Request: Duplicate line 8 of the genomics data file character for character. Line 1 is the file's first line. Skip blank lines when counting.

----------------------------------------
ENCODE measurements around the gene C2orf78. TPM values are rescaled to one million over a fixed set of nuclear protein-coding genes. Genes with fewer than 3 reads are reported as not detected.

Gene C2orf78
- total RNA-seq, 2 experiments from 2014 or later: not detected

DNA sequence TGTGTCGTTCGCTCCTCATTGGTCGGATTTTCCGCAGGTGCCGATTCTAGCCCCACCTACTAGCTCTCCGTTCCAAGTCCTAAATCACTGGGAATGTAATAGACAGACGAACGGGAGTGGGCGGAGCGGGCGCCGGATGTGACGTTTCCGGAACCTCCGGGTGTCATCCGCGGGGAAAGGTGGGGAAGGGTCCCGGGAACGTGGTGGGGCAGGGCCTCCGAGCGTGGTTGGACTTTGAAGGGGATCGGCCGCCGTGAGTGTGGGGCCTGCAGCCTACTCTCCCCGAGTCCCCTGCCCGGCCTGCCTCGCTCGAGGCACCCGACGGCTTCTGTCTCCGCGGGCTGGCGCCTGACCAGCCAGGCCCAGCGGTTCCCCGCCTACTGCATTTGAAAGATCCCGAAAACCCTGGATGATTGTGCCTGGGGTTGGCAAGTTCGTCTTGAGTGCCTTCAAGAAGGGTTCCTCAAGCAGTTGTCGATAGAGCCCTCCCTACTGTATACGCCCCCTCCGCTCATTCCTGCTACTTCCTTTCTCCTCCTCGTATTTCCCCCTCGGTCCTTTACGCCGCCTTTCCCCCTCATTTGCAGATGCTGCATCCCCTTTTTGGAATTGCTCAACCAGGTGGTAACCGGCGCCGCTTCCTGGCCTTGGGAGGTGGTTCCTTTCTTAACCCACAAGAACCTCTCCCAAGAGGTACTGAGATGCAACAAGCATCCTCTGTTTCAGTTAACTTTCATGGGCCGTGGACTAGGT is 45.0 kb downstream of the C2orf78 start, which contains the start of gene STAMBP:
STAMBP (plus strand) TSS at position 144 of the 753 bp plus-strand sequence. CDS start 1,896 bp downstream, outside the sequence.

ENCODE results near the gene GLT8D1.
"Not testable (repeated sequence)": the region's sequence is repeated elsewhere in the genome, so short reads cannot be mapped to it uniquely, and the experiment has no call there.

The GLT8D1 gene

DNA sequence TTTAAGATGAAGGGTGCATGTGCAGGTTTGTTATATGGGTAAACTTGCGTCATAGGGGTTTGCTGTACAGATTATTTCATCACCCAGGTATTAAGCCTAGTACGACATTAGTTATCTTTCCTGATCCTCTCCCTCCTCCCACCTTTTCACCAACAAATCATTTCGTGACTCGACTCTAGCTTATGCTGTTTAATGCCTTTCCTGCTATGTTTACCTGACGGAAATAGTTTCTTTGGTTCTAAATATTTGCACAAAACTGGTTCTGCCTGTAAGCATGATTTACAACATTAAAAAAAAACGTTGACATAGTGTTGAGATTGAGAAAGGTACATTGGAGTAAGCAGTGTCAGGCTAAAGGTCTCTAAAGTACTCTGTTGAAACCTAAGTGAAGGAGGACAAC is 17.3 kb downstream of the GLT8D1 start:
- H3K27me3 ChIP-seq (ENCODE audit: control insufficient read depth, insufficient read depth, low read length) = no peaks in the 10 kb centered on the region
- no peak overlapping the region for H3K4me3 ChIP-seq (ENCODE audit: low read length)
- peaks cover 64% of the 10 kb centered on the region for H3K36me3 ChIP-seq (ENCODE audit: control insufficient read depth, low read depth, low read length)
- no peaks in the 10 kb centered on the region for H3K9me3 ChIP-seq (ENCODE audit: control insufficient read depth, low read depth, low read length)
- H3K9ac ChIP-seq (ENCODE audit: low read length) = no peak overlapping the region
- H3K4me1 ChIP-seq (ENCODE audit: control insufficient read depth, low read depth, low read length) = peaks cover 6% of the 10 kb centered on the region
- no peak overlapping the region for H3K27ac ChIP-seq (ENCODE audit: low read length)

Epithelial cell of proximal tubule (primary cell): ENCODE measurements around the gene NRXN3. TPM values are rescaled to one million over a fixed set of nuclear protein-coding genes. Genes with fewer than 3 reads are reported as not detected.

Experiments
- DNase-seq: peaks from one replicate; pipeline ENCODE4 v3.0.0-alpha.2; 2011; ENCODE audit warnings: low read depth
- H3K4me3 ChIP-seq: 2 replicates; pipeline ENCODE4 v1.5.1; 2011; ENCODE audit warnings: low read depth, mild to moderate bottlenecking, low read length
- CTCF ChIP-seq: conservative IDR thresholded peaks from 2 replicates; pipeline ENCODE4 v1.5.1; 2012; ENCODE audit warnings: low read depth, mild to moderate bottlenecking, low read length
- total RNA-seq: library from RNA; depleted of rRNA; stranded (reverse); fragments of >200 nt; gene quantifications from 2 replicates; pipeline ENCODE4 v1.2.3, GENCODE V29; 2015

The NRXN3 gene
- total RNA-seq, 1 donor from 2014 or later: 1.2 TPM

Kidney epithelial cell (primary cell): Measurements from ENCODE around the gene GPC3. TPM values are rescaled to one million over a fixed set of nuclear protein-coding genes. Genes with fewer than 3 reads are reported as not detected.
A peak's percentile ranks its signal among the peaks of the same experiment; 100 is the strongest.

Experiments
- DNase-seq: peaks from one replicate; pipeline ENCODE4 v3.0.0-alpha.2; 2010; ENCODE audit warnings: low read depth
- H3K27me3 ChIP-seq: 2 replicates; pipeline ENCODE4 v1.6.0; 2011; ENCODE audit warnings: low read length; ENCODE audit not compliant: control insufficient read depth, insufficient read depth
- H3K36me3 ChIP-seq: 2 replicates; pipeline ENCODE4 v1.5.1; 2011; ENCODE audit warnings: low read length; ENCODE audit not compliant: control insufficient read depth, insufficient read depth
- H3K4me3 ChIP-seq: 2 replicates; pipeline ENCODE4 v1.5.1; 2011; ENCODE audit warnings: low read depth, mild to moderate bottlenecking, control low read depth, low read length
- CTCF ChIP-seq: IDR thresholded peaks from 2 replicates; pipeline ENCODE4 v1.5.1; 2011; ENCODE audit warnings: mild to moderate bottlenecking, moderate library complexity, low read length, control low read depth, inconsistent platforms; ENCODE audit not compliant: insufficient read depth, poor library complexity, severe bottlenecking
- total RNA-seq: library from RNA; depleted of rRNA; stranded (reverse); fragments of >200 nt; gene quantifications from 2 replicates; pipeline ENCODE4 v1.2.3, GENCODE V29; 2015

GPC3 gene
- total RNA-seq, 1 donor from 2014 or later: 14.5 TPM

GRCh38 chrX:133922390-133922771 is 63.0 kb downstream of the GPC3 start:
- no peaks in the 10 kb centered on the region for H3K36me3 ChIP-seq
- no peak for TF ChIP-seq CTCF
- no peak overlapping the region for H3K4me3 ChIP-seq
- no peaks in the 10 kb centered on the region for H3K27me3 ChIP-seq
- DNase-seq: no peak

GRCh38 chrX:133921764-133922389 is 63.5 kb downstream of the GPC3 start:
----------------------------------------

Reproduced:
The GLT8D1 gene